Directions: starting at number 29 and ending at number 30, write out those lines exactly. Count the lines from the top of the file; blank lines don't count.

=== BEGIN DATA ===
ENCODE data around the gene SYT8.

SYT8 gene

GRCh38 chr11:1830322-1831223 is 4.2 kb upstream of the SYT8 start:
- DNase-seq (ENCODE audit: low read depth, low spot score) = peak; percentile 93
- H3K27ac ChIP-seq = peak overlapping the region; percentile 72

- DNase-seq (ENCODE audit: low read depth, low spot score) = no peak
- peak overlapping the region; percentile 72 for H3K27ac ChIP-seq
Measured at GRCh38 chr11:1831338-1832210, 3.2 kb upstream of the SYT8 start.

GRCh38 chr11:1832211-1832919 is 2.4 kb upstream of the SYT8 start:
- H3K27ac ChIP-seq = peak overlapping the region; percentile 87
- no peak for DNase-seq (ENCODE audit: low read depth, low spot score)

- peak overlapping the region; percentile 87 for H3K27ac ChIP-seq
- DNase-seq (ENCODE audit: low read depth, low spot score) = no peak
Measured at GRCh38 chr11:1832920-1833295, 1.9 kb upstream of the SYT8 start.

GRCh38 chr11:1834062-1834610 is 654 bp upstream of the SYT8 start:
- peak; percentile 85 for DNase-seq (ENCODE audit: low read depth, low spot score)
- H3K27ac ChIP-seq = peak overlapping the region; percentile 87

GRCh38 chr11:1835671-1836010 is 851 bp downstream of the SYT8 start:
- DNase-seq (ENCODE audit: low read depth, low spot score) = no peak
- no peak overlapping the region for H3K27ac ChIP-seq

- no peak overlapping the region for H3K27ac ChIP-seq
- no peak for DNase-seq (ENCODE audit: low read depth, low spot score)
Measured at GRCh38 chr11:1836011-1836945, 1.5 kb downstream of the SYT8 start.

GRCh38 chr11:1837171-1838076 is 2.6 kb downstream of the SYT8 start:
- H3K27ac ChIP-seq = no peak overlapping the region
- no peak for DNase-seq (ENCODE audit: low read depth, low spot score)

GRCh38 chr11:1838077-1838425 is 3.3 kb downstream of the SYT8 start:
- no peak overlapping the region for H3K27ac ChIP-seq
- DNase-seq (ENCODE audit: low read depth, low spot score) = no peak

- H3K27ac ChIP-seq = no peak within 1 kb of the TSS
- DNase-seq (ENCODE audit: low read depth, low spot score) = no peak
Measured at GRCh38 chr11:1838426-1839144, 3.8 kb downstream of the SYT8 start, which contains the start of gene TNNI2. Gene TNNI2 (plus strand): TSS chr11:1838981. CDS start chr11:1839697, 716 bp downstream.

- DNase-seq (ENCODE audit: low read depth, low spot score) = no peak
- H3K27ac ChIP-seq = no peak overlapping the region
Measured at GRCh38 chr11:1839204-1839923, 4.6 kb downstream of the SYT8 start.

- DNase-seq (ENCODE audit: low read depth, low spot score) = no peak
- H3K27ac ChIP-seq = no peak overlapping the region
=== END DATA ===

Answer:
- DNase-seq (ENCODE audit: low read depth, low spot score) = no peak

- H3K27ac ChIP-seq = no peak within 1 kb of the TSS